file1.txt: 36 words  33 92% common  3 8% deleted  0 0% changed
file2.txt: 35 words  33 94% common  2 6% inserted  0 0% changed

(2) = 93


I have a script which looks at a pdf and first tries to extract text using pdftotext, but if this fails (as it will with a scanned document), it uses ghostscript to turn a multi-page scanned pdf into a series of png files and then uses tesseract to convert this series into a single text file. If the scan is of sufficient quality it does a pretty good job. It would be straightforward to add code comparing the text between files but I haven't had this requirement.

ghostscript and tesseract are both open source and work from the command line.

  • You can directly extract scanned images using pdfimages from the poppler package without additional loss of quality you could get with rendering through ghostscript (which negatively influences any OCR you want to do).
    – Anthon
    Commented Mar 20, 2015 at 16:23
  • @Anthon thanks for pointing this out, but surely pdfimages is just doing the same as ghostscript (gs) here i.e. extracting images from pdf to jpg/png. Why is it better at this than gs?
    – gogoud
    Commented Mar 20, 2015 at 16:37
  • The rendering that ghostscript does distorts the pixels of the images unless all the scans have the same resolution (not the case e.g. if whitespace edges were discarded) and then only if you render at exactly the same resolution the images uses
    – Anthon
    Commented Mar 20, 2015 at 16:55
  • @Anthon Interesting, I have done a little testing. The results are very similar but it seems that gs/tesseract (png intermediate format) works slightly better than pdfimages/tesseract (pbm intermediate format). pdfimages is faster though.
    – gogoud
    Commented Mar 20, 2015 at 17:46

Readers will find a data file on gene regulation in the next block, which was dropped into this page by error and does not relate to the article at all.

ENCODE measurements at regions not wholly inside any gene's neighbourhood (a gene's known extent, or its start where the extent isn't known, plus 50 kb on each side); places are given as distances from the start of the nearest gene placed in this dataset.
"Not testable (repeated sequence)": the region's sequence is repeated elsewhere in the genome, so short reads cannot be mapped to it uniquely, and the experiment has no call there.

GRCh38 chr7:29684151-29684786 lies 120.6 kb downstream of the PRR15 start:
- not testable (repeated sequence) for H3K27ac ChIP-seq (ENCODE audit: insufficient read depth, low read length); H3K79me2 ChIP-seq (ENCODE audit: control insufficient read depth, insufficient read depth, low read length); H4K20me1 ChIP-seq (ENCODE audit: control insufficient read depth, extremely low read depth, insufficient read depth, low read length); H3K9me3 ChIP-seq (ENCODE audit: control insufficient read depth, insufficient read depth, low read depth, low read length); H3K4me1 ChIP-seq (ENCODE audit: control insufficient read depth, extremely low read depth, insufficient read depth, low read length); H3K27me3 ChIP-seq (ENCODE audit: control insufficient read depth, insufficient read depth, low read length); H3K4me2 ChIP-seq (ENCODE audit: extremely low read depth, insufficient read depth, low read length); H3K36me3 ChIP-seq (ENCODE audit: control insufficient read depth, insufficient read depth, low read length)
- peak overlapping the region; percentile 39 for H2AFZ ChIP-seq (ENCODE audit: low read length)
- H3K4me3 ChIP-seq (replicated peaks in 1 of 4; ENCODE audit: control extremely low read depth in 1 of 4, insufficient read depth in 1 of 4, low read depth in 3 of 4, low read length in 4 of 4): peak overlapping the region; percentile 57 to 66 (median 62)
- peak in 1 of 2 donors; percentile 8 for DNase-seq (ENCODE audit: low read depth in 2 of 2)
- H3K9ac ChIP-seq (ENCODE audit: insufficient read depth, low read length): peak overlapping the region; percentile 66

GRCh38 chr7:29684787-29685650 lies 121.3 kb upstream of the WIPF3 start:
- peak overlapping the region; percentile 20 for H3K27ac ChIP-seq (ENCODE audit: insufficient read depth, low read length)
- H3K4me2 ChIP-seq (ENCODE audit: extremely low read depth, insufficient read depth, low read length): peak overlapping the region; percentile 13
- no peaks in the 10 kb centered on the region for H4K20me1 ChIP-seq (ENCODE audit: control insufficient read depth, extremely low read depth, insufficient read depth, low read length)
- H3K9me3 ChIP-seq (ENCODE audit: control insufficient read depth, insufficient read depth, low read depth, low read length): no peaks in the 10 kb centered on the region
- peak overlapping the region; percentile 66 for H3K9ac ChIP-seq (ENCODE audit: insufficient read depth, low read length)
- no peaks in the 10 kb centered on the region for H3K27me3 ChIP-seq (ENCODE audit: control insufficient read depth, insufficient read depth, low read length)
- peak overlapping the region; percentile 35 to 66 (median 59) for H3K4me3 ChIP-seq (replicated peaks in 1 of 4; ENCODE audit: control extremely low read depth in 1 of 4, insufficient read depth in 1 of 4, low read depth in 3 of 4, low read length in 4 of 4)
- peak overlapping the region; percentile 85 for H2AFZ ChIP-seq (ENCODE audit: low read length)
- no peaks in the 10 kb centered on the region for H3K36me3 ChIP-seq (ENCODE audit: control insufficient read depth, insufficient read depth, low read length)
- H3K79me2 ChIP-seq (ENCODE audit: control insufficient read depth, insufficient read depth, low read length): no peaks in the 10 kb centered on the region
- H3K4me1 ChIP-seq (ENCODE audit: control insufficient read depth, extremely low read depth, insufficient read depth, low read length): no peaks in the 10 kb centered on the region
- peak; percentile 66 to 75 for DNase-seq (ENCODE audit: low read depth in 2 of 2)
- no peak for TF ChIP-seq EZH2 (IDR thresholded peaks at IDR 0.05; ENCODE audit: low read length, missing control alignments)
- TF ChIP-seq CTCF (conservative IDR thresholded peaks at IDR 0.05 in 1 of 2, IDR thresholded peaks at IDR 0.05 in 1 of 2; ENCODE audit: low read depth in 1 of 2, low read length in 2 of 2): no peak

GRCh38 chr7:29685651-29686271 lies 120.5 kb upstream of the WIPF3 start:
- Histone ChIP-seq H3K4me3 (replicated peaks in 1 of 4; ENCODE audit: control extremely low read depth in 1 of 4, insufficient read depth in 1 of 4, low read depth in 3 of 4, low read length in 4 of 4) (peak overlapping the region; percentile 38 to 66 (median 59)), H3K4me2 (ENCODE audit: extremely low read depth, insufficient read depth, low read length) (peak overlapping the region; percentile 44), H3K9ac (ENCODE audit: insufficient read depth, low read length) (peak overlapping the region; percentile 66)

I would offer perl as a solution. There's a module called CAM::PDF which allows you to extract ... PDF content.

It works a little like this:


use strict;
use warnings;

use CAM::PDF;

my $file = 'sample.pdf';

my $pdf = CAM::PDF->new($file);

my $word_count = 0;
for my $pagenum ( 1 .. $pdf->numPages ) {
    my $page_text = $pdf->getPageText($pagenum) );
    print $page_text; 

You can extract the text and compare that.

For scanned only documents - it's much harder, but assuming they are using the same base images (e.g. haven't separately scanned them) then you can probably use:


use strict;
use warnings;

use CAM::PDF;
use CAM::PDF::Renderer::Images;
use Data::Dumper; 

my $file = 'sample.pdf';

my $pdf = CAM::PDF->new($file);

my $word_count = 0;
for my $pagenum ( 1 .. $pdf->numPages ) {
    my $content =  $pdf->getPageText($pagenum);
    my $page = $pdf->getPageContentTree($pagenum);
    my $gs = $page->findImages();
    my @imageNodes = @{$gs->{images}};
    print Dumper \@imageNodes;

    print Dumper \$gs;

I've not tested it particularly well, because I don't have your source documents. I think this approach should do the trick though - you're not comparing actual image content, because .... well, that's really difficult. But you should be able to recognise similar images from the metadata.

For identical PDFs with different metadata, then something simple like hashing the text content and the image metadata should do the trick.


There is an Linux application, called recoll. It can perform the task, but only for pdfs with text layer.

  • 2
    To me recoll seems to be a desktop search engine. I could not see, how to use it to find duplicates. Commented Dec 11, 2014 at 20:58
  • 1
    recoll uses pdftotext to handle PDFs, which is what the OP is trying to avoid here. Commented Dec 12, 2014 at 8:57